On Tuesday, Narendra Modi, India's prime minister, announced a plan for the country to completely eliminate all single-use plastic by 2022, the Guardian reports. The decision was revealed at a World Environment Day summit hosted by the PM in New Delhi.
Countries around the world have been making similar pledges, but India has one of the fastest growing economies in the world, and 1.3 billion people.
That many people produce 25,000 metric tons of plastic per day, according to the Independent. The government claims that 60 percent of this plastic is recycled, but outside agencies estimate it's closer to 40 percent.
India also has over 4,500 miles of coastline. In conjunction with the new ban, they announced a campaign to clean up marine waste, and to start tracking how much plastic enters the water via India's coast, which will help to support further action. They also pledged to focus on the nation's national monuments, promising to keep them "litter free." That's 100 different locations.
“The choices that we make today will define our collective future,” said Modi. “The choices may not be easy. But through awareness, technology, and a genuine global partnership, I am sure we can make the right choices. Let us all join together to beat plastic pollution and make this planet a better place to live.”
He continues: “Environmental degradation hurts the poor and vulnerable the most. It is the duty of each one of us to ensure that material prosperity does not compromise our environment.”
This move is "unprecedented" by the standards of UN environment agency. UN Environment chief Erik Solheim said that India was showing "global leadership."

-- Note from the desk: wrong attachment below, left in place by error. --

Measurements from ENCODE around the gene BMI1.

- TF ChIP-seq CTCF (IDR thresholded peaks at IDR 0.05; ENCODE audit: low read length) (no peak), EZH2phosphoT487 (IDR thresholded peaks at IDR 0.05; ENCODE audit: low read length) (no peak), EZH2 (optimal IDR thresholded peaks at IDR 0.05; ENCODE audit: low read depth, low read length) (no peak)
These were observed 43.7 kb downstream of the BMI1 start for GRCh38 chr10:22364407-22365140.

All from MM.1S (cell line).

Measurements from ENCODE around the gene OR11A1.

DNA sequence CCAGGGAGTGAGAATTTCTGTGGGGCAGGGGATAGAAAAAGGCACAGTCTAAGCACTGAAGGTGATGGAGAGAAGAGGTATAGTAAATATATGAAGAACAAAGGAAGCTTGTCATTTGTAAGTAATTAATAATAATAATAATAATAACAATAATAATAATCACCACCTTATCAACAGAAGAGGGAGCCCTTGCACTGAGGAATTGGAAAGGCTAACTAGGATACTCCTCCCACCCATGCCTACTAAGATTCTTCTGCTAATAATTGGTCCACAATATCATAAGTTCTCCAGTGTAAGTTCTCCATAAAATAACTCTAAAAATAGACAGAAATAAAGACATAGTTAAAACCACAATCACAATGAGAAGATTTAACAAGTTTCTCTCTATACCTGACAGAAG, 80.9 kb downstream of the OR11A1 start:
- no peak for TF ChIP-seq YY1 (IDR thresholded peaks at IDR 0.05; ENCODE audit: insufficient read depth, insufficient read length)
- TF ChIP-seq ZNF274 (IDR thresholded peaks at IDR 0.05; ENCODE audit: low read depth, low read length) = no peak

India's environment minister, Harsh Vardhan, made a personal pledge at the summit to end his personal use of single-use plastic, and said pledging to ban them nationwide would be a step towards creating the “India of our dream."
A Delhi-based NGO called Chintan, which advocates for sustainable consumption told the Independent that the plan was ambitious, but not "impossible."
“It will be very difficult [to phase out single-use plastics], but if everyone works together we hope it can be made a reality,” said the group's advocacy manager, Rajat Rai Handa.
The pledge might be achievable because it refers to things like plastic straws, cutlery, and thin bags, but does not include “multi-layered packaging," or items that carry things, like chocolate or potato chips, or items layered with plastic but not solely of that material.
That same day, the UN released a report on all the countries agreeing to a plastic ban, though the form of their pledges vary. Sri Lanka has banned styrofoam, China is implementing a biodegradable bag, and the Galapagos has also banned single-use plastic.
But officials say the issue is more that in many places, bans are not enforced and plastic is smuggled in for use. The UN authorities have warned that much more drastic action needs to take place to stem the flow of plastic into the ocean.
It's believed that pressing the business sense of reducing plastic may be the key to change.
"The assessment shows that action can be painless and profitable – with huge gains for people and the planet that help avert the costly downstream costs of pollution. Plastic isn’t the problem. It’s what we do with it," said Solheim.
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